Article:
Germany's Federal Court of Justice has ruled that people found guilty of severe tax fraud must face prison terms.
Germany's Federal Court of Justice (BGH) ruled Tuesday that defendants found guilty of evading at least 1 million euros ($1.31 million) in taxes would in future almost invariably face prison terms.
The court acted on a revision appeal by prosecutors after a regional court in Augsburg handed down a suspended sentence to a 60-year-old German who'd misreported 1.1 million euros.
The man in question was a partner in two companies which were sold to a joint stock company in 2001.
The defendant received some 15 million euros from the sale, plus company shares. He also remained managing director in one of the firms and in this capacity received 570,000 euros in royalties in 2006.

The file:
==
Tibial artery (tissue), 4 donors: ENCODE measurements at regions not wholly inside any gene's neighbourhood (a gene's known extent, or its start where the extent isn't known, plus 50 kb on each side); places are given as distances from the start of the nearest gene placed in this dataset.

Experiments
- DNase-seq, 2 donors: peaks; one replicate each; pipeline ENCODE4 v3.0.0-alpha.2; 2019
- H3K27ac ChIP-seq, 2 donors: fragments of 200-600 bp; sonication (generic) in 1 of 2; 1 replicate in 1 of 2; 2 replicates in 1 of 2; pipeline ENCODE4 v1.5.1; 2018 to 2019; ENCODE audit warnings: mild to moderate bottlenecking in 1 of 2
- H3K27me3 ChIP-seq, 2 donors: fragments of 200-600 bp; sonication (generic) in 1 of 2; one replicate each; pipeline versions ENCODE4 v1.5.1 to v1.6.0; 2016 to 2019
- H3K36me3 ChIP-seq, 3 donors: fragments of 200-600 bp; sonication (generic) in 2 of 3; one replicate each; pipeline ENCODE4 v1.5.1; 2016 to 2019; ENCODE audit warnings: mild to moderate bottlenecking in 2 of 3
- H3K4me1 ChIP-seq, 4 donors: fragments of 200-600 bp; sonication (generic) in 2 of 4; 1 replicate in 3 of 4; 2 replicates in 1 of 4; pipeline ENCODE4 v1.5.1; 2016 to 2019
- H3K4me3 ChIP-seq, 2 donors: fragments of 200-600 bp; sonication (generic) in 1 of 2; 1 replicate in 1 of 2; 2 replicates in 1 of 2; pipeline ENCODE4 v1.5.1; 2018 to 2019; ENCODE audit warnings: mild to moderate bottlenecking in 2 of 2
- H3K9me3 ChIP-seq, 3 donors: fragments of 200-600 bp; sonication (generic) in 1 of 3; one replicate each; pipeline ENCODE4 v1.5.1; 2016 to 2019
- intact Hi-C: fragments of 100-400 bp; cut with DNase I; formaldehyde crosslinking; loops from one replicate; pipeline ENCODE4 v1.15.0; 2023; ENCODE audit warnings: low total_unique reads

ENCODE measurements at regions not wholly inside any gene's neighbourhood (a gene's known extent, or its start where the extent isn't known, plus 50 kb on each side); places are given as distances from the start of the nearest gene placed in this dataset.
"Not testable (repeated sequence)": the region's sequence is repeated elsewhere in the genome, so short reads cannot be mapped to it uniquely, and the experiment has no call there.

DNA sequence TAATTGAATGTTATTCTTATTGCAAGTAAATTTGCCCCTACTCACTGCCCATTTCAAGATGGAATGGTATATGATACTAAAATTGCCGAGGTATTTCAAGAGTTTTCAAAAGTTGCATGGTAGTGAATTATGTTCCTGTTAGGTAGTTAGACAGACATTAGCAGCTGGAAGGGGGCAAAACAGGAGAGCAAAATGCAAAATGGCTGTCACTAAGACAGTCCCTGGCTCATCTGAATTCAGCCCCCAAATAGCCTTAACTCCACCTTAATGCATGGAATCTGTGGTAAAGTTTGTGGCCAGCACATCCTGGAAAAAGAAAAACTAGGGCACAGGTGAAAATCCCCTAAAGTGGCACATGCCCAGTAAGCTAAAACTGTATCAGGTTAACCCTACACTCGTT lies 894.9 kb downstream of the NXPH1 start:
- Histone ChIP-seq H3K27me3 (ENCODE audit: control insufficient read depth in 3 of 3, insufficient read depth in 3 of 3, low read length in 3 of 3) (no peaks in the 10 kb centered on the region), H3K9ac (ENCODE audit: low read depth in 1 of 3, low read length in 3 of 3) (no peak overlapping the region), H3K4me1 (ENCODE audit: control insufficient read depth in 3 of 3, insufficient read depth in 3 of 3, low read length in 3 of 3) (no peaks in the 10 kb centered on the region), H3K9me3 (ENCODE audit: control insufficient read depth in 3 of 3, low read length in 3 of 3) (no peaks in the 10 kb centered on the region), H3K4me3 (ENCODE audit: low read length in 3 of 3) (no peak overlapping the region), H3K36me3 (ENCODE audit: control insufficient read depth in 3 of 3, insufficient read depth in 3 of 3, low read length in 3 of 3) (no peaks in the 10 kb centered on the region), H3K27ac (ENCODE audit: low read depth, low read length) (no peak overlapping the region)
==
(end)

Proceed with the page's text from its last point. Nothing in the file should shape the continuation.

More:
The businessman partly misreported his earnings and wrongly declared part of the royalties as an endowment. As a result, he became subject to a lower taxation category, meaning he had to pay 1.1 million euros less in taxes.
"Tax evasion is no longer a trivial offense," said Federal Public Prosecutor Wolfgang Kalf, commenting on the ruling in Karlsruhe.
The businessman's case will now have to be reopened at the regional court in Augsburg.
Author: Hardy Graupner (dapd, dpa)
Editor: Martin Kuebler